The Devil-Doll (1936)

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The Devil-Doll (1936)

The Devil-Doll (1936). 79 minutes. Directed by Tod Browning. Starring Lionel Barrymore (as Paul Lavond), Maureen O’Sullivan (as Lorraine Lavond), Frank Lauton (as Toto), Rafaela Ottiano (as Malita), Robert Greig (as Emil Coulvet), Lucy Beaumont (as Madame Lavond), Henry B. Walthall (as Marcel), Grace Ford (as Lachna), Pedro de Cordoba (as Charles Matin), Arthur Hohl (as Victor Radin), Juanita Quigley (as Marguerite Coulvet), Claire Du Brey (as Madame Coulvet), and Rollo Lloyd (as Detective Maurice).

The Devil-Doll is a horror movie written and directed by Tod Browning, who brought us Freaks (1932), the controversial pre-Code film that effectively triggered the beginning of the end of his career. Thus one reason to view The Devil-Doll is to see Browning’s penchant for lurid plots in its final throes. In some regards, Freaks and The Devil-Doll share much in common, including depictions of deformity, little people (broadly defined), and a revenge plot: the 1936 movie offers us miniature human killers, hypnotically controlled … Read the rest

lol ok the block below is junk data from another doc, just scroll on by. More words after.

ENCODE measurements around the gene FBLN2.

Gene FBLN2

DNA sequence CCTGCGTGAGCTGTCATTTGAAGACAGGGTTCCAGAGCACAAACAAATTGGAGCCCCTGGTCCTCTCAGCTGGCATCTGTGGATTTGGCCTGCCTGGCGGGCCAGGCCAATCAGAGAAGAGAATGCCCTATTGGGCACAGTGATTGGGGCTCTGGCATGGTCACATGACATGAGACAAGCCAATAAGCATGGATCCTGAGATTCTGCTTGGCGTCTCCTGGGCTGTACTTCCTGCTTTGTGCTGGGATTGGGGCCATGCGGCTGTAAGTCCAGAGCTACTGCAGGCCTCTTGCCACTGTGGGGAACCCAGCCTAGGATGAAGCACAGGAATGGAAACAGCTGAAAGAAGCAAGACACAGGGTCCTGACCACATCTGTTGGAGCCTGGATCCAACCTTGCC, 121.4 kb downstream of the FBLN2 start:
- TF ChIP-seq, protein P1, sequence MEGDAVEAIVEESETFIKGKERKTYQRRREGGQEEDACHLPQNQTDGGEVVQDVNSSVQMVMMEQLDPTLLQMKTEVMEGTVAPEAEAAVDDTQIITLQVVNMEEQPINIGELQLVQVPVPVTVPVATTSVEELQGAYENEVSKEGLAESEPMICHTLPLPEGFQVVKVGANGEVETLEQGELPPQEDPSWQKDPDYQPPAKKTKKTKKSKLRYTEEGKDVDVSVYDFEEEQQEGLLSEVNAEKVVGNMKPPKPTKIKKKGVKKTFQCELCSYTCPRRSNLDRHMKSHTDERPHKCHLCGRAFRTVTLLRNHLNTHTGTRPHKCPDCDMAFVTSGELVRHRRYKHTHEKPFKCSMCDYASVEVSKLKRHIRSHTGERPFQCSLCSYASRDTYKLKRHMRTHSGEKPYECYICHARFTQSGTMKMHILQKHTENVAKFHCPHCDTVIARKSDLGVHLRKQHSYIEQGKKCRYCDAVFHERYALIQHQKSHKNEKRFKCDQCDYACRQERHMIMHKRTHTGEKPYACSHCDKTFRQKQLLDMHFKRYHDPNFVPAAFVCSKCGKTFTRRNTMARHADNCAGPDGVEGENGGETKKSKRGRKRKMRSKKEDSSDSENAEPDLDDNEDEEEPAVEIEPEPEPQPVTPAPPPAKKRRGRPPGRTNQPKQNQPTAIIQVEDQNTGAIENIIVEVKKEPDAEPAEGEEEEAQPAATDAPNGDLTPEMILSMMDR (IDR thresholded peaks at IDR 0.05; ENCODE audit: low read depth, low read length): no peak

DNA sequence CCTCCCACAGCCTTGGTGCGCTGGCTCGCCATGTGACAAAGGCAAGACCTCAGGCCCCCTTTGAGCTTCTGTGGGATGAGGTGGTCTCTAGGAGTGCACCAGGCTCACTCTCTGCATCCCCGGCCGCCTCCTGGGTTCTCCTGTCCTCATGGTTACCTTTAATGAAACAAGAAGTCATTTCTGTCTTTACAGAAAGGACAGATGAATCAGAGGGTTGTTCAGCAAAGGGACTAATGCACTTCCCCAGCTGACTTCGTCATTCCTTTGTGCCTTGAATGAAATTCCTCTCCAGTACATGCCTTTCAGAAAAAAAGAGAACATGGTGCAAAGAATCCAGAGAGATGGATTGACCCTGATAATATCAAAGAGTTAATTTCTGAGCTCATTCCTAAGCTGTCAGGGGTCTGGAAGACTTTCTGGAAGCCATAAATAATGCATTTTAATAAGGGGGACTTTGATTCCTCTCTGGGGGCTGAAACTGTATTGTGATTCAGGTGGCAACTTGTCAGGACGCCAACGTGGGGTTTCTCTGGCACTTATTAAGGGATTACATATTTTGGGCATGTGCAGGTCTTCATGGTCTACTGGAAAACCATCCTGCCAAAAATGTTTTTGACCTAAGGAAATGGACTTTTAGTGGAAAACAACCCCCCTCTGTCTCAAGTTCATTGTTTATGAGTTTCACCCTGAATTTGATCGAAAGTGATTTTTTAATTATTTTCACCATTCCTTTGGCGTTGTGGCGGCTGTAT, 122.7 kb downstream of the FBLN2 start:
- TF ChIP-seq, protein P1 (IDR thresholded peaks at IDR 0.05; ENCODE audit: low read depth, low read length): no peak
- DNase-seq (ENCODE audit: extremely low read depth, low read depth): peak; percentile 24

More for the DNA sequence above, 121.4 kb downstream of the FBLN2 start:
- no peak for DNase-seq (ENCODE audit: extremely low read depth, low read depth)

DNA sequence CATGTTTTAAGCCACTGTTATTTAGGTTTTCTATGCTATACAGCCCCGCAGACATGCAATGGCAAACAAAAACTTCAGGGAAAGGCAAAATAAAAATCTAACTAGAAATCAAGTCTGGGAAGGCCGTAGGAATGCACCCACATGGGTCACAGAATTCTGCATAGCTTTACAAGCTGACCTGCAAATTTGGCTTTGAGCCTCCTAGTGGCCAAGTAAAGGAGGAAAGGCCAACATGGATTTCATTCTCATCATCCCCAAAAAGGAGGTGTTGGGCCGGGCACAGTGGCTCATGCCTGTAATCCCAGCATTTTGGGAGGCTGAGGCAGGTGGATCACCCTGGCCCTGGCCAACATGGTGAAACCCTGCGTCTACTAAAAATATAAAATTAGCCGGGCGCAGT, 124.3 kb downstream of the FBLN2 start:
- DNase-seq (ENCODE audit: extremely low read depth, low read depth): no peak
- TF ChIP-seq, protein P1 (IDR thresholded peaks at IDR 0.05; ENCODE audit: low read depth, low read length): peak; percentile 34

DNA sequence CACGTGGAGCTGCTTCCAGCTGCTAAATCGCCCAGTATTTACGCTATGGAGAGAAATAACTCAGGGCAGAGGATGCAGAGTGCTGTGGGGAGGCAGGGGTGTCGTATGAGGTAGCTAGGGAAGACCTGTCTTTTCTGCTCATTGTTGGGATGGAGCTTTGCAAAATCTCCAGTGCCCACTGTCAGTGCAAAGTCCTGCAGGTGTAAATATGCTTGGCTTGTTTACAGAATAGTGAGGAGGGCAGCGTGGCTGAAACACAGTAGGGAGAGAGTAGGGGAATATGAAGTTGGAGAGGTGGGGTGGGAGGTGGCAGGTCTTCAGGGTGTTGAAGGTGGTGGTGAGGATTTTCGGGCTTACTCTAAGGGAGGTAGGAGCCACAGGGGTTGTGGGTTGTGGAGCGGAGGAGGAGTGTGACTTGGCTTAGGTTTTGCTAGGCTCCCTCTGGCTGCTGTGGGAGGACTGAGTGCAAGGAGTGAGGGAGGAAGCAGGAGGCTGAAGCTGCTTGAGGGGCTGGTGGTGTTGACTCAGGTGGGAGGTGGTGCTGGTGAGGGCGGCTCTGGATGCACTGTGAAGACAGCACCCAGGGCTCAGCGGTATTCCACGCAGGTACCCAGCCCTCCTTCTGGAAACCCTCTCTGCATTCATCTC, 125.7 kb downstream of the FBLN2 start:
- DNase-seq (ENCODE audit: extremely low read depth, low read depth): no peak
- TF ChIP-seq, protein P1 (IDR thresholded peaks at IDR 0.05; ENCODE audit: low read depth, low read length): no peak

Saratoga (1937)

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"Saratoga" (1937) featured image

Saratoga (1937).  92 minutes.  Directed by Jack Conway.  Starring Jean Harlow (as Carol Clayton), Clark Gable (as Duke Bradley), Walter Pidgeon (as Hartley Madison), Lionel Barrymore (as Grandpa Clayton), Una Merkel (as Fritzi), Frank Morgan (as Jesse Kiffmeyer), and Hattie McDaniel (as Rosetta).

Saratoga is Jean Harlow’s final film.  She collapsed on the set on May 20, 1937 with 90% of shooting completed, and after a drawn-out series of medical consultations was eventually diagnosed with kidney failure.  Her illness was likely brought on by a childhood bout of scarlet fever and was complicated by her reaction to oral surgery and a recent sun poisoning incident.  Unfortunately, even if Harlow’s kidney failure had been diagnosed immediately, her chances of survival were very low: modern dialysis treatment was not a possibility at the time.  Harlow slipped into a coma on June 6 and died the following day.

The movie itself is a fairly pedestrian yarn about horses—lots of horses. Carol Clayton (Jean … Read the rest